The Cosira Group, one of the largest structural steel fabricators and erectors in Southern Africa, has recently made a massive investment in the purchase of a number of state-of-the-art cranes. The new cranes include the biggest crane the company has invested in to date, the SCC4000, a 400 t crawler crane from the Chinese company Sany.
In the wake of a contract awarded by Eskom to the Cosira Group in consortium with Alstom earlier this year to complete the construction of South Africa's first wet flue gas desulphurisation (WFGD) system in Eskom's Kusile power station, it had become necessary for the company to invest in cranes with substantially increased lifting capacity.
This is according to John Lehman, CFO at Cosira. "For this project and future ones, we needed the 400 t crawler for lifting large welded silo components and tanks," Lehman points out. "Mobile cranes are an essential part of our business, and the time had come for the Cosira Group to invest in a major upgrade of our cranes."
The boom of the SCC4000 operates according to different combinations. The main boom operating capacity reaches a height of 110 m, and a 92 m working radius. Using the main boom, luffing jib and superlift mast, the operator can reach a boom height of 168 m and an 84 m working radius.
"It is an adaptable machine because of its different configurations," comments Lehman. "It also offers stability in operation as well as an efficient integrated control system; as well as excellent hoisting performance."
The Sany crawler cranes are extremely robust. The travelling mechanism is designed for the roughest terrain, and to withstand extreme weather conditions. The cranes are also cost-effective, both in terms of operating and transport costs.
"The machine has an innovative self-assembly system which enables a quick and safe erection of the crane, and makes it more cost-effective. Also, all the equipment can be transported on standard trucks and the components fit standard containers," points out Martin Muller, Large Plant manager at the Cosira Group. He says the company took delivery of the crane earlier this year in Namibia for the Trekkopje Maxi Back End Project. It will be moved to the Eskom project site in August 2011. "Our crane drivers will be given special training on the new machines, provided by the supplier who will be stationed on site for a period of three months."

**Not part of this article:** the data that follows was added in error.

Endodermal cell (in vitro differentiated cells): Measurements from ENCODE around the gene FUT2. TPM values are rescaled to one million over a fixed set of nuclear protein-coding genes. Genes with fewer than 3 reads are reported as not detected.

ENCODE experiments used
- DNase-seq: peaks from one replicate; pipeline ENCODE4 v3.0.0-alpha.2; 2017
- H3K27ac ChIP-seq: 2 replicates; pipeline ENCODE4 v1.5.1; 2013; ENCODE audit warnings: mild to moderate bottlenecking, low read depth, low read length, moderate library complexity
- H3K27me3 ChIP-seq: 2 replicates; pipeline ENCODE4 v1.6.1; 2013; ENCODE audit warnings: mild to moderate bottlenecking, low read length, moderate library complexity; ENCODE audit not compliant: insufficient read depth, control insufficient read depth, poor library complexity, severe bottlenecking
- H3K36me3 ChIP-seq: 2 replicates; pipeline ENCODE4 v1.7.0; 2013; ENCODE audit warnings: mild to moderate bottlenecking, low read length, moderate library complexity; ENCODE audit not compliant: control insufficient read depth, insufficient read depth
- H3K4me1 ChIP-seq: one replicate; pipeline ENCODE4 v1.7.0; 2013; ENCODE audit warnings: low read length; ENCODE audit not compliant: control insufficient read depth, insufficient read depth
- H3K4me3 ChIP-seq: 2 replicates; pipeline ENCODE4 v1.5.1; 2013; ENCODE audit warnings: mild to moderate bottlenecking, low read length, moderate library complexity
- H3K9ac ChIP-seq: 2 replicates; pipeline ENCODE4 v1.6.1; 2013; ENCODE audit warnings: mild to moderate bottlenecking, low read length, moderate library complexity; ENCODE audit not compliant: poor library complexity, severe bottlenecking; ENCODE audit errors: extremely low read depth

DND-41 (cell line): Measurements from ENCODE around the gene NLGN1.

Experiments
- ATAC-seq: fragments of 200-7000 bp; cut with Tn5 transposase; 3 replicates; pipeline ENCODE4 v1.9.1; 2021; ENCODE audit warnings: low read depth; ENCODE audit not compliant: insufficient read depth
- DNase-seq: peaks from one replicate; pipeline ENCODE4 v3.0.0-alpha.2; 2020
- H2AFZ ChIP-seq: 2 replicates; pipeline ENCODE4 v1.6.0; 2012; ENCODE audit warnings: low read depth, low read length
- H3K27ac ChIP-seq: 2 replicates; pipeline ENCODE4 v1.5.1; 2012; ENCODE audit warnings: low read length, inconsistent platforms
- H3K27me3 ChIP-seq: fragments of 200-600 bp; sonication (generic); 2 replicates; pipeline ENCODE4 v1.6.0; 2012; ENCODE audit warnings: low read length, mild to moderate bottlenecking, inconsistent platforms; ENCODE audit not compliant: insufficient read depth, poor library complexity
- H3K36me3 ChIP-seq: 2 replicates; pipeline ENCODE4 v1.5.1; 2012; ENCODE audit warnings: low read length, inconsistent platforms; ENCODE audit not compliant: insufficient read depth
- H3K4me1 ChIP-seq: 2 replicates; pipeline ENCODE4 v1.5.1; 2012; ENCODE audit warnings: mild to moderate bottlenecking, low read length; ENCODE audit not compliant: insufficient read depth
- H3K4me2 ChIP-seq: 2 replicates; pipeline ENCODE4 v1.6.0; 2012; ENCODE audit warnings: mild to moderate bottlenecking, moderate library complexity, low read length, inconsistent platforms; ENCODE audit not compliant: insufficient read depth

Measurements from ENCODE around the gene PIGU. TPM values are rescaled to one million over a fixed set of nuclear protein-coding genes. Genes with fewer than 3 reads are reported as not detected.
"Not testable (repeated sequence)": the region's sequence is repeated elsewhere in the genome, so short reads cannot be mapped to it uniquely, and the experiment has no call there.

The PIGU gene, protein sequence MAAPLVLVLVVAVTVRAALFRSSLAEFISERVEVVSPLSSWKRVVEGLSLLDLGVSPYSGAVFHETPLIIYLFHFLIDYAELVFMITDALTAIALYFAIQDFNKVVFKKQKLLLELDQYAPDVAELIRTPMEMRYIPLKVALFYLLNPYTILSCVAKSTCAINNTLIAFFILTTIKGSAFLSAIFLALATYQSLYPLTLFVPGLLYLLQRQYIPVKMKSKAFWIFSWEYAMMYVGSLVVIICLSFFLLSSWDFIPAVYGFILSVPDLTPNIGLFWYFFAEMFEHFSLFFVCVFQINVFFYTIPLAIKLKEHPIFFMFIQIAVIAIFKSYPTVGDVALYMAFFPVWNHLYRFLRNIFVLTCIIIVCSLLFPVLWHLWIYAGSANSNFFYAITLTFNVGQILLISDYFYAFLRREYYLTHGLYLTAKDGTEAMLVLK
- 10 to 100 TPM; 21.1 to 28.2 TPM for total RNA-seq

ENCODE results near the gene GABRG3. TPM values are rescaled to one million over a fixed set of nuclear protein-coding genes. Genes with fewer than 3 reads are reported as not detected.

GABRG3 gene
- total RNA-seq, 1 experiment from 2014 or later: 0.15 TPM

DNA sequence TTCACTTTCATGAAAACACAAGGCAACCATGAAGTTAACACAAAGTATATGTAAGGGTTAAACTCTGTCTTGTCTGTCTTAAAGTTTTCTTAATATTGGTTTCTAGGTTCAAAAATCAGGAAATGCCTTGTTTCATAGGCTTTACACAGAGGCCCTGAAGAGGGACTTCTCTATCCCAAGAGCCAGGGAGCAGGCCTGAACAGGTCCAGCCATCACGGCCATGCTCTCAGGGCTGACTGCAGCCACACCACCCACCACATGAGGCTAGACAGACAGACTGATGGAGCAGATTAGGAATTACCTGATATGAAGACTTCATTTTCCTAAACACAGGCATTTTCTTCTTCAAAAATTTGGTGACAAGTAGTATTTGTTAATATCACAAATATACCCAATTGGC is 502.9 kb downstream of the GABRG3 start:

The cranes are ‘state-of-the-art' not only from a technology and efficiency point of view, but also from a safety perspective, according to Muller. "They comply with lifting regulations, and, in addition, we conduct a rigging study with every lift which is signed off by the client," he says, adding that heavy lifts are monitored by Cosira's safety personnel, the construction site manager and the company's SHEQ representatives.
The Cosira Group, which currently uses a combination of hired and owned machines, will be making similar investments in the coming year.
"We believe in making sound investments in equipment and technology to increase our overall operational effectiveness and minimise process risk", says John da Silva, CEO of the Cosira Group. "Owning our own fleet gives us the flexibility to better service our clients."
"Such a flexible yet robust machine is essential for our operations going forward. A major investment such as the SCC4000 is pivotal to our capacity to offer our customers optimum service and operational excellence," concludes da Silva.